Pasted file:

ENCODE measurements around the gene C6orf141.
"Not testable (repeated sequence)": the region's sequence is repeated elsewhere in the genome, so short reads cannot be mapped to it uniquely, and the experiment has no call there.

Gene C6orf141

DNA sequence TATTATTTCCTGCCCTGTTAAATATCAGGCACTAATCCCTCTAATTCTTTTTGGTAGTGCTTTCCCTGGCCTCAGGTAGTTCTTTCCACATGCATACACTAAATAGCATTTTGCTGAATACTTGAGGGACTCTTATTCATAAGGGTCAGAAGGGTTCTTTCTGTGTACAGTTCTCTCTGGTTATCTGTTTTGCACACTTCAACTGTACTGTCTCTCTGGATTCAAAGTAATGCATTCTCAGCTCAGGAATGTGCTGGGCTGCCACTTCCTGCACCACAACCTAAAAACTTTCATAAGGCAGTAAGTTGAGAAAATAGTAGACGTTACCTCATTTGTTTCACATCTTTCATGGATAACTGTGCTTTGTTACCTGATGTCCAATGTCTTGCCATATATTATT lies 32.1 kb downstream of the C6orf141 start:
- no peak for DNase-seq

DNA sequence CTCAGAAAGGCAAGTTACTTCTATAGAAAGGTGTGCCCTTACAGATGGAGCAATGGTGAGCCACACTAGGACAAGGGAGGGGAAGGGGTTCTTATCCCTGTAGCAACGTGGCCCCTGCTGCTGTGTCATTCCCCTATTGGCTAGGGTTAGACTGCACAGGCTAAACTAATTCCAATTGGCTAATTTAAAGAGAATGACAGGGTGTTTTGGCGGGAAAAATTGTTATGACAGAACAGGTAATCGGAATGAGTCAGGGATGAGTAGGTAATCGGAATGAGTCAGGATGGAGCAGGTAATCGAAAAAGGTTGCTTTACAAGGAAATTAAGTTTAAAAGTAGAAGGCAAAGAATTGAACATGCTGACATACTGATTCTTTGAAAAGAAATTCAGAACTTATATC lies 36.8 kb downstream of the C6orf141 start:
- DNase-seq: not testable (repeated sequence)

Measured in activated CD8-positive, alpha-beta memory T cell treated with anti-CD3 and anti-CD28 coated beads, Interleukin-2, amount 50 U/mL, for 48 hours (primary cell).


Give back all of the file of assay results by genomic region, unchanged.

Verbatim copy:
ENCODE measurements around the gene C6orf141.
"Not testable (repeated sequence)": the region's sequence is repeated elsewhere in the genome, so short reads cannot be mapped to it uniquely, and the experiment has no call there.

Gene C6orf141

DNA sequence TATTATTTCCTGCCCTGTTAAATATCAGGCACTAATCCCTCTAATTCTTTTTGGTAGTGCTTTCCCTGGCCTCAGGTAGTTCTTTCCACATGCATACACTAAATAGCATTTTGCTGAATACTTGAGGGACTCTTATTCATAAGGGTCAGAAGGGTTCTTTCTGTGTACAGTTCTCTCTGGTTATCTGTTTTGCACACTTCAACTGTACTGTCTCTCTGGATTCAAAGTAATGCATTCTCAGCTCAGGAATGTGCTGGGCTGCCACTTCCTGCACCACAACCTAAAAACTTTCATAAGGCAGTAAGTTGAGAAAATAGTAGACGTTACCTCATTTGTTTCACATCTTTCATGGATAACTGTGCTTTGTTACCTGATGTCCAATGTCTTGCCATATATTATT lies 32.1 kb downstream of the C6orf141 start:
- no peak for DNase-seq

DNA sequence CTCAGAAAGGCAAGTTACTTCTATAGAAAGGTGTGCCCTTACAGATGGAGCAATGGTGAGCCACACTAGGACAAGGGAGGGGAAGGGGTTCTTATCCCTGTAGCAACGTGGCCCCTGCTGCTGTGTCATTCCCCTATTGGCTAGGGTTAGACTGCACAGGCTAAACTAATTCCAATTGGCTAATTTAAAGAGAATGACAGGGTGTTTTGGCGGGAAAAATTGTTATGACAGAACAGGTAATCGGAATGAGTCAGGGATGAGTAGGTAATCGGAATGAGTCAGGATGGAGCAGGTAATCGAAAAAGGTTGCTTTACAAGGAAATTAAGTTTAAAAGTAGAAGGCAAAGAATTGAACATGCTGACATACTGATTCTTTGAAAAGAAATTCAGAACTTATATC lies 36.8 kb downstream of the C6orf141 start:
- DNase-seq: not testable (repeated sequence)

Measured in activated CD8-positive, alpha-beta memory T cell treated with anti-CD3 and anti-CD28 coated beads, Interleukin-2, amount 50 U/mL, for 48 hours (primary cell).